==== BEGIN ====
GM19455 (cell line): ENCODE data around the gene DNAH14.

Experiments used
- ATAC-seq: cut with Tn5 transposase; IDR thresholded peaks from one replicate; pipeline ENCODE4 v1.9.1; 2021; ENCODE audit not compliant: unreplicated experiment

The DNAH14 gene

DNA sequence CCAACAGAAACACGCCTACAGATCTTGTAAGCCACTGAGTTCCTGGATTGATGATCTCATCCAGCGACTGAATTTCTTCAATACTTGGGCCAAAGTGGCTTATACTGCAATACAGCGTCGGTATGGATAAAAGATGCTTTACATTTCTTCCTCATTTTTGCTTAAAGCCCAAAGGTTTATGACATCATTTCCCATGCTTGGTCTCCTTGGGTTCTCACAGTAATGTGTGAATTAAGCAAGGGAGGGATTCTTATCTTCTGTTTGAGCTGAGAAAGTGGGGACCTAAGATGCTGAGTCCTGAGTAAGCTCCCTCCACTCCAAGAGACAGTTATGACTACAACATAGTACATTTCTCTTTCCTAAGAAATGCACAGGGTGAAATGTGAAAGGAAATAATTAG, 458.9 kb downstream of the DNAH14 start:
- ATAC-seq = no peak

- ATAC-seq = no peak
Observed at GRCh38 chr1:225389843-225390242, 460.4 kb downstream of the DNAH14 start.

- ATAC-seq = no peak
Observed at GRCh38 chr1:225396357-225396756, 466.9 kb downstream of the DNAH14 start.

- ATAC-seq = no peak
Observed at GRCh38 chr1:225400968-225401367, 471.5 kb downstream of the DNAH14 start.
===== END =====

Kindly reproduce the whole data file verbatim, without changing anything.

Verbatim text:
GM19455 (cell line): ENCODE data around the gene DNAH14.

Experiments used
- ATAC-seq: cut with Tn5 transposase; IDR thresholded peaks from one replicate; pipeline ENCODE4 v1.9.1; 2021; ENCODE audit not compliant: unreplicated experiment

The DNAH14 gene

DNA sequence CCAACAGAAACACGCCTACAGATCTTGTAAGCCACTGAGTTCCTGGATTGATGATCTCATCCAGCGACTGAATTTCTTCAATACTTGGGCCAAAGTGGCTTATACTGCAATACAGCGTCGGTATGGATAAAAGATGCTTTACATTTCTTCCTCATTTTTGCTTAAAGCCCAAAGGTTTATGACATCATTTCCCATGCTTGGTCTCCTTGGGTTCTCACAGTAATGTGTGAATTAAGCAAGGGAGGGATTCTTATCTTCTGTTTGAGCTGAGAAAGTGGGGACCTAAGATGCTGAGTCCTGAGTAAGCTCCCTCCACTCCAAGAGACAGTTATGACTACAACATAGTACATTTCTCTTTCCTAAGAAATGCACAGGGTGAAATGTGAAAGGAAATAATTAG, 458.9 kb downstream of the DNAH14 start:
- ATAC-seq = no peak

- ATAC-seq = no peak
Observed at GRCh38 chr1:225389843-225390242, 460.4 kb downstream of the DNAH14 start.

- ATAC-seq = no peak
Observed at GRCh38 chr1:225396357-225396756, 466.9 kb downstream of the DNAH14 start.

- ATAC-seq = no peak
Observed at GRCh38 chr1:225400968-225401367, 471.5 kb downstream of the DNAH14 start.